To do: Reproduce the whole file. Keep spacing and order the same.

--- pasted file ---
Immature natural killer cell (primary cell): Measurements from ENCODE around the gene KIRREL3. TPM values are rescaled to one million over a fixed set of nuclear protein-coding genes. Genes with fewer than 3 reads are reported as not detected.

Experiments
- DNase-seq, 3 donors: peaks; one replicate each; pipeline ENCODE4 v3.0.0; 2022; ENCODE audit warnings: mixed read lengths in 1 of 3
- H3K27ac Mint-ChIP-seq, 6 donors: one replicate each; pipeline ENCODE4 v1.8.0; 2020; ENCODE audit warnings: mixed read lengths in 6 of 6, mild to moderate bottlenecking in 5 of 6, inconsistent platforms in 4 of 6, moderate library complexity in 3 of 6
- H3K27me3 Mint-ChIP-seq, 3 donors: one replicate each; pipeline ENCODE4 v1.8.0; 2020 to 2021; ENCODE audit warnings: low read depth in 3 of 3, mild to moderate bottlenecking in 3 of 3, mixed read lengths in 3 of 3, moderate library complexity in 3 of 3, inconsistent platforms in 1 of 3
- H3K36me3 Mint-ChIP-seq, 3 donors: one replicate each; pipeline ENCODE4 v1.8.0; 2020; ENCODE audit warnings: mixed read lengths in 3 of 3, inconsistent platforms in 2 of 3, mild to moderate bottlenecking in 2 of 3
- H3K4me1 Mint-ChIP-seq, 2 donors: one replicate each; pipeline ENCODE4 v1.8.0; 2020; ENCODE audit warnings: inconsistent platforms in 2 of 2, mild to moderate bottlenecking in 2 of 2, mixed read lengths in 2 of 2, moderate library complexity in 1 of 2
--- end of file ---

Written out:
Immature natural killer cell (primary cell): Measurements from ENCODE around the gene KIRREL3. TPM values are rescaled to one million over a fixed set of nuclear protein-coding genes. Genes with fewer than 3 reads are reported as not detected.

Experiments
- DNase-seq, 3 donors: peaks; one replicate each; pipeline ENCODE4 v3.0.0; 2022; ENCODE audit warnings: mixed read lengths in 1 of 3
- H3K27ac Mint-ChIP-seq, 6 donors: one replicate each; pipeline ENCODE4 v1.8.0; 2020; ENCODE audit warnings: mixed read lengths in 6 of 6, mild to moderate bottlenecking in 5 of 6, inconsistent platforms in 4 of 6, moderate library complexity in 3 of 6
- H3K27me3 Mint-ChIP-seq, 3 donors: one replicate each; pipeline ENCODE4 v1.8.0; 2020 to 2021; ENCODE audit warnings: low read depth in 3 of 3, mild to moderate bottlenecking in 3 of 3, mixed read lengths in 3 of 3, moderate library complexity in 3 of 3, inconsistent platforms in 1 of 3
- H3K36me3 Mint-ChIP-seq, 3 donors: one replicate each; pipeline ENCODE4 v1.8.0; 2020; ENCODE audit warnings: mixed read lengths in 3 of 3, inconsistent platforms in 2 of 3, mild to moderate bottlenecking in 2 of 3
- H3K4me1 Mint-ChIP-seq, 2 donors: one replicate each; pipeline ENCODE4 v1.8.0; 2020; ENCODE audit warnings: inconsistent platforms in 2 of 2, mild to moderate bottlenecking in 2 of 2, mixed read lengths in 2 of 2, moderate library complexity in 1 of 2